Contemporary Families: Translating Research Into Practice, 1st Edition (Paperback) book cover

Contemporary Families

Translating Research Into Practice, 1st Edition

Edited by Scott Browning, Kay Pasley

Routledge

318 pages

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Description

Written for researchers, practitioners, and students in advanced courses, this book furthers our understanding of the complexity of contemporary families. Seven types of families are the focus of this book, based on the research available and the challenges they present for mental health professionals. The family forms discussed are

• Adoption

• Foster care

• Interracial families

• Family members with special needs (with a focus on autism)

• Families with LGBTQ members

• Grandparent-headed Families

• Family members with chronic medical conditions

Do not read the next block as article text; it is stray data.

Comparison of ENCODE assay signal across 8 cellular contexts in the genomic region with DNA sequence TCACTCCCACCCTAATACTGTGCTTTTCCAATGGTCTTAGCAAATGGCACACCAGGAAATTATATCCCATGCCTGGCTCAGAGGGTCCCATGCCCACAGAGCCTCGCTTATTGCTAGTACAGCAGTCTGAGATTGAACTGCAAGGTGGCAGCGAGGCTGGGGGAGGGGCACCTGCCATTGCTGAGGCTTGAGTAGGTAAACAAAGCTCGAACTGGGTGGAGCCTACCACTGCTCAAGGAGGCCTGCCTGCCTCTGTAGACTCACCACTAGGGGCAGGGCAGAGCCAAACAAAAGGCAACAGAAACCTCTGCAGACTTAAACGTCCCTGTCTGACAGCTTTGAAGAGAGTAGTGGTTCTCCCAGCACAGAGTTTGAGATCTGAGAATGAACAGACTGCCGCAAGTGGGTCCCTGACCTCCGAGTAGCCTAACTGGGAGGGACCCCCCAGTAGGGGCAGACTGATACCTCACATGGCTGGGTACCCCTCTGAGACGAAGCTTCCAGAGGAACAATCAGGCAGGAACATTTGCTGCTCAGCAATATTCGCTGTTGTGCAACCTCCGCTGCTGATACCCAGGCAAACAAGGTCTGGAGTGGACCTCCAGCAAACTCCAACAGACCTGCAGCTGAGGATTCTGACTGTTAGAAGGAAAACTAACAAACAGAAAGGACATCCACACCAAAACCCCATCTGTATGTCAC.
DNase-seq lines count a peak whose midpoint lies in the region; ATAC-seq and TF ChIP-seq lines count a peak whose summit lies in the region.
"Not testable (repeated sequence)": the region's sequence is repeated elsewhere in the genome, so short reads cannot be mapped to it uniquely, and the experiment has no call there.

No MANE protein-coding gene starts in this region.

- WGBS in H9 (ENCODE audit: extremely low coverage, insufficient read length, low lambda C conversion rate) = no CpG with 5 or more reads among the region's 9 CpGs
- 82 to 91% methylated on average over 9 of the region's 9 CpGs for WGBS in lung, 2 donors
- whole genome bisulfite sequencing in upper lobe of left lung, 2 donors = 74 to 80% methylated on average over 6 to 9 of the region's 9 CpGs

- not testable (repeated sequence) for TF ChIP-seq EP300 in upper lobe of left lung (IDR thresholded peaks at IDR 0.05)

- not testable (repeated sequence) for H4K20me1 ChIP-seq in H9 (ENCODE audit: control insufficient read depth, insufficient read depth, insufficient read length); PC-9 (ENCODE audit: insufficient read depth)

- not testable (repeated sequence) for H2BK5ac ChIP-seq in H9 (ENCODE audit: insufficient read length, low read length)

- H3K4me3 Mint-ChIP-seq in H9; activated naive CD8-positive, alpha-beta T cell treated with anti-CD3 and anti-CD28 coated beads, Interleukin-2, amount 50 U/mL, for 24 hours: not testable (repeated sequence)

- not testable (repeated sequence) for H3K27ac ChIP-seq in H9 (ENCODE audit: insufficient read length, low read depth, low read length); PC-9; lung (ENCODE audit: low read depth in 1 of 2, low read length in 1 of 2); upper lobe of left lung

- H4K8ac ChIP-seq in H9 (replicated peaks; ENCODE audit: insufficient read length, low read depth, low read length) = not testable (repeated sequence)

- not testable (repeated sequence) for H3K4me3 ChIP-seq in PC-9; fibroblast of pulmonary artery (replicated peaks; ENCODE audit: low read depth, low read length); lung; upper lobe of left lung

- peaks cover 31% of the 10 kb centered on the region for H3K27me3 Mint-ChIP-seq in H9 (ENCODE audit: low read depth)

The volume establishes an innovative format that fits the new age of evidence-based practice. Each chapter is written by a collaborative team of authors consisting of researchers and practitioners. The former address the prevalence and characteristics of the family form and then present the research findings most relevant to clinical practice; the latter use this as the foundation for their portion of the chapter, in which they discuss strategies for good therapeutic intervention, representing a true integration of science and practice. Readers learn about relevant research findings regarding each family described, as well as gain explicit instruction and case material for which to augment therapeutic efforts with these populations.

Reviews

“Finally, a book on contemporary families that goes beyond the myth that families still look like Duvall proposed in 1950s. Additionally, the book is a serious attempt to integrate research and practice, excellently written by clinical and research scholars. Equally valuable for both groups, the book is a must read for beginning and advanced family science and therapy students and scholars.” – Volker Thomas, PhD, Professor and Coordinator, Director of Couple and Family Therapy Program, The University of Iowa